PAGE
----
“I find myself not doing things I used to do with the kids because of the gas prices,” Hille said. “We used to drive when they are restless or trying to drive to playgrounds, or destinations they have not been to before.”

Now she says, “I’d rather buy groceries.”

Even when gas prices rattle the economy, Americans can not stay out of the way

Back in South Texas, Alaniz said fuel prices have forced changes in his commuter and college plans. He used to drive the approximately 60-mile drive from the family ranch near Alice to Corpus Christi, where he goes to college, in his Chevy Silverado 2500, a large pickup that he estimates squeaks out 14 mpg on the highway

Even with a part-time job, the costs have become unbearable. “You’re talking about $ 60 giving me half a tank,” he said.

So he swaps Chevy for a smaller truck that gets better mileage. He is also switching to online courses for the coming semester.

Such lifestyle changes in the wholesale trade illustrate a tipping point: Studies have shown that consumers do not adjust fuel consumption much in response to short-term price changes, at least not compared to other daily purchases. Rather, it usually requires sustained increases to influence behavior, said Roger Ware, an economist at Queen’s University in Ontario.

“People want to maintain their driving habits in the short term because they do not see an alternative to achieving their goals, whether it is for commuting or recreational driving. Over a period of months or years, however, many things will change if prices remain high, Ware said.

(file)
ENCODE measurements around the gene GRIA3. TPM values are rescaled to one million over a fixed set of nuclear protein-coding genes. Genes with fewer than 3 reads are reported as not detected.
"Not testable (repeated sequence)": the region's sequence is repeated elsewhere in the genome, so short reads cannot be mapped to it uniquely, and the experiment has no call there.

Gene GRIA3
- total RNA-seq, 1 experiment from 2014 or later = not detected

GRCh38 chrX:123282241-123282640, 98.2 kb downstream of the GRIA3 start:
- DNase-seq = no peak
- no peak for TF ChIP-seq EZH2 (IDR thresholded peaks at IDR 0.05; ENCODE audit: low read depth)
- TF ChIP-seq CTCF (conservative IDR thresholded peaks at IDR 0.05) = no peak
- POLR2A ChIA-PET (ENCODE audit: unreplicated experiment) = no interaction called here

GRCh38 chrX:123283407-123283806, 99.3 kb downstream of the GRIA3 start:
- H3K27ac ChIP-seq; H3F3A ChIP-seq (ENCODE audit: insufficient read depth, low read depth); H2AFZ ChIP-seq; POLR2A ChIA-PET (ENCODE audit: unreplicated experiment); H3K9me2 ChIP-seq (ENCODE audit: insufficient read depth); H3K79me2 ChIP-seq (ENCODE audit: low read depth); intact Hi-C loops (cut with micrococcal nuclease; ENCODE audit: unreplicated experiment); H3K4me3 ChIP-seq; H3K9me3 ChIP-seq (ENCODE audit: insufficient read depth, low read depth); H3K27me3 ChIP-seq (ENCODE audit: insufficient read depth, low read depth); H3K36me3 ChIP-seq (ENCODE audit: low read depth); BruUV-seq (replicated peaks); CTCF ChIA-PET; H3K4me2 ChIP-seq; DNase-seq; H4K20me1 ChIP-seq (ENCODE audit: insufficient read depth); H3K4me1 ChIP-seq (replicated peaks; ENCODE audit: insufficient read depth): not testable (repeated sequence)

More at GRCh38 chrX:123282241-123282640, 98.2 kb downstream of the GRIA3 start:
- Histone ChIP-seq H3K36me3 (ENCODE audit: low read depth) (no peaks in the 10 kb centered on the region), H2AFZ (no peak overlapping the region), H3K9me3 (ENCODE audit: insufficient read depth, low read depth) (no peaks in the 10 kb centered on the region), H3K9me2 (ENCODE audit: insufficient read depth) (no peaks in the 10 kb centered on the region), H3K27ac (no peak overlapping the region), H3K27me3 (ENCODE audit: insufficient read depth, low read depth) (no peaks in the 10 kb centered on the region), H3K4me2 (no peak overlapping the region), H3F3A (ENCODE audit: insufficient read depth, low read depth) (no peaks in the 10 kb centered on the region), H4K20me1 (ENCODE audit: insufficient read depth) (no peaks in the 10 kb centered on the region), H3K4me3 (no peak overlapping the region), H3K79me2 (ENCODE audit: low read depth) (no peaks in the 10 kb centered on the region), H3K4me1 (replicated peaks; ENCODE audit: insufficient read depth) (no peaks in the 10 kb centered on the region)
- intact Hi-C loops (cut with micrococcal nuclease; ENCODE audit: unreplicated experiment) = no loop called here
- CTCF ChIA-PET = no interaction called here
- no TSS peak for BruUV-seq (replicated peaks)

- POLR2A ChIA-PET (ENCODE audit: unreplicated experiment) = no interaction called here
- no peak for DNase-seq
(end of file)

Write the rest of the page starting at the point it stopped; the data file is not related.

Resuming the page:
If prices remain high, he said, more commuters will switch to public transport or carpooling. Consumers will also be more likely to reevaluate their vehicles and trade them in for more fuel-efficient alternatives. And some people will move closer to work to make commuting easier, or do more of their work remotely.

Price increases, combined with more Americans resuming their pre-pandemic driving habits, may contribute to the increase in talks without gas, according to AAA repair systems leader David Bennett.

Only about 2 percent of AAA’s total roadside assistance calls each month are fuel-related, a proportion that roughly corresponds to before the pandemic. In March 2019, when fuel was cheap and more vehicles were on the road, there were 53,800 fuel-related assistance calls.

“People have been stuck at home for the last couple of years,” Bennett said. “They are looking for opportunities to go and explore.”

For Danielle Socha, who supplies food for three apps in the San Diego area, a gas tank runs around $ 83. She has run out so many times that it has become a running joke with friends and family.

“My gas meter is broken,” she said. “I can not read on my car, and this continues to happen.”

She has an empty container in her car so she can go to a gas station if needed. Socha says that she sometimes gets dirty looks from passers-by, but she has also benefited from kindness. In the latest incident, a young man helped push the 2013 Volkswagen Jetta out of the way when he saw her waving a white rain jacket in the air.

The price increases have also given rise to bizarre cases of fuel theft. A married couple in San Diego called police after they found a hole drilled in the bottom of a car, which emits a steady stream of gas, according to a March 21 report from CBS8. Similar incidents have been reported in Memphis, Las Vegas and other cities.

Three Florida men were arrested and charged with stealing thousands of gallons of diesel directly from gas stations, transporting it in 300-liter “gas bladders” and reselling it, according to Newsweek.

Source link

Back to top button